It’s ‘tree’ times ‘no’ for plan to build homes

The protected  tree at the Kinghorn Road site in Burntisland before it was cut down

The protected tree at the Kinghorn Road site in Burntisland before it was cut down

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The daughter of a property developer, who attacked a 100-year-old protected tree in a fit of frustration, has seen plans to build homes on the site thrown out for the third time.

Fife Council’s central area planning committee refused the latest plans, despite the applicant having appealed to the Scottish Government on the grounds of non-determination. The local authority had failed to determine the proposal within the required two months period.

Sarah Wilkie, who now owns the land in Kinghorn Road, Burntisland, having purchased it from her father Robert, for £10,000 last year, must now await the decision of a government-appointed reporter.

Mr Wilkie hit the headlines in March 2015 when he escaped the maximum punishment of £20,000, instead being fined £400, after taking a chainsaw to the sycamore tree, which was covered by a protection order which had been put in place in 2012.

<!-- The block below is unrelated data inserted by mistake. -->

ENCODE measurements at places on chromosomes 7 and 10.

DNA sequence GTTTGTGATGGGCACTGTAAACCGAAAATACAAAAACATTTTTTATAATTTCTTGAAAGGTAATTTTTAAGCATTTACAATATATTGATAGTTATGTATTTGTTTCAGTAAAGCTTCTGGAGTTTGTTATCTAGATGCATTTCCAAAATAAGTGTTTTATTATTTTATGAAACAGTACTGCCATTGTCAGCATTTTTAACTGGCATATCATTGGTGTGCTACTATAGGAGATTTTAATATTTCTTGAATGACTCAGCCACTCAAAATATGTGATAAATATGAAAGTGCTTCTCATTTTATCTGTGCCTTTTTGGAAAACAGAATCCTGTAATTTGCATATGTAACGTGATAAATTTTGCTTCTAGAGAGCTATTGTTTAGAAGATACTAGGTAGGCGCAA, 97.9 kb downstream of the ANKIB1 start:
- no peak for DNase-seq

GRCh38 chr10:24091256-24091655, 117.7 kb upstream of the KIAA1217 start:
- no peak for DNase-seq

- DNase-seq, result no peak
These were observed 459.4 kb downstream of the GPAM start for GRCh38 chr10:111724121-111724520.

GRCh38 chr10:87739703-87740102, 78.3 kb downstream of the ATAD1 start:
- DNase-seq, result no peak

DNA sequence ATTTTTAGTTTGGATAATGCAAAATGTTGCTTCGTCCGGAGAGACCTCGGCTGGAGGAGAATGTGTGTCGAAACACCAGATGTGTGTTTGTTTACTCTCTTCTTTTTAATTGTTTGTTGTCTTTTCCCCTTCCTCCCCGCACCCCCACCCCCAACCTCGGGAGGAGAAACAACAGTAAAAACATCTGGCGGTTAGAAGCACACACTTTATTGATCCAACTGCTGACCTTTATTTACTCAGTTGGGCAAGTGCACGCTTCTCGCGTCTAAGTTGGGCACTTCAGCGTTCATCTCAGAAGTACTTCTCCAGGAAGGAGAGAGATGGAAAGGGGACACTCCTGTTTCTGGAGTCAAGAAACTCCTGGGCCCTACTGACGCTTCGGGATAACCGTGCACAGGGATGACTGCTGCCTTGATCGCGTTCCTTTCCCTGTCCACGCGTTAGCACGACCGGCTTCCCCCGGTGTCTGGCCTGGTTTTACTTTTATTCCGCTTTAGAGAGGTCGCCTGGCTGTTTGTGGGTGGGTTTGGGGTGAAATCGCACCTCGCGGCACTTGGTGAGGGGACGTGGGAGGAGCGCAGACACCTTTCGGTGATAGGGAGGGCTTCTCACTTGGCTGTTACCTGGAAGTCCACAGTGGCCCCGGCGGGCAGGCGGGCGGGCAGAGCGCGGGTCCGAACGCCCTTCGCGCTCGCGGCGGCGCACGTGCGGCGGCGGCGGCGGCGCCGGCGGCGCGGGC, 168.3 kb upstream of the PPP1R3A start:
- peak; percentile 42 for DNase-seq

The tree, which was the subject of a deluge of objections and the main reason for two planning application refusals, had been described as a local landmark and an “ancient symbol” of the area.

It was eventually cut down for safety reasons after Mr Wilkie was found guilty of cutting two rings into the tree, causing it to die.

In discussions over whether to approve the latest application, Councillor Marie Penman told the committee Fife Council was in danger of setting a precedent for future developments should it give approval.

“Having been turned down for a couple of reasons, the builder has stamped his feet in dismay and decided to saw the tree down anyway. The £400 was just a slap on the wrist,” she said.

“He broke the law, he flouted planning regulations, he ignored Fife Council’s advice and did what he wanted anyway and, if the end result is that he gets to build on that site, he has achieved what he wanted.”

The failure to provide a suitable noise report, and the view that the proposed development would be located too close to where a protected replacement tree was to be planted, drew a unanimous refusal by the committee.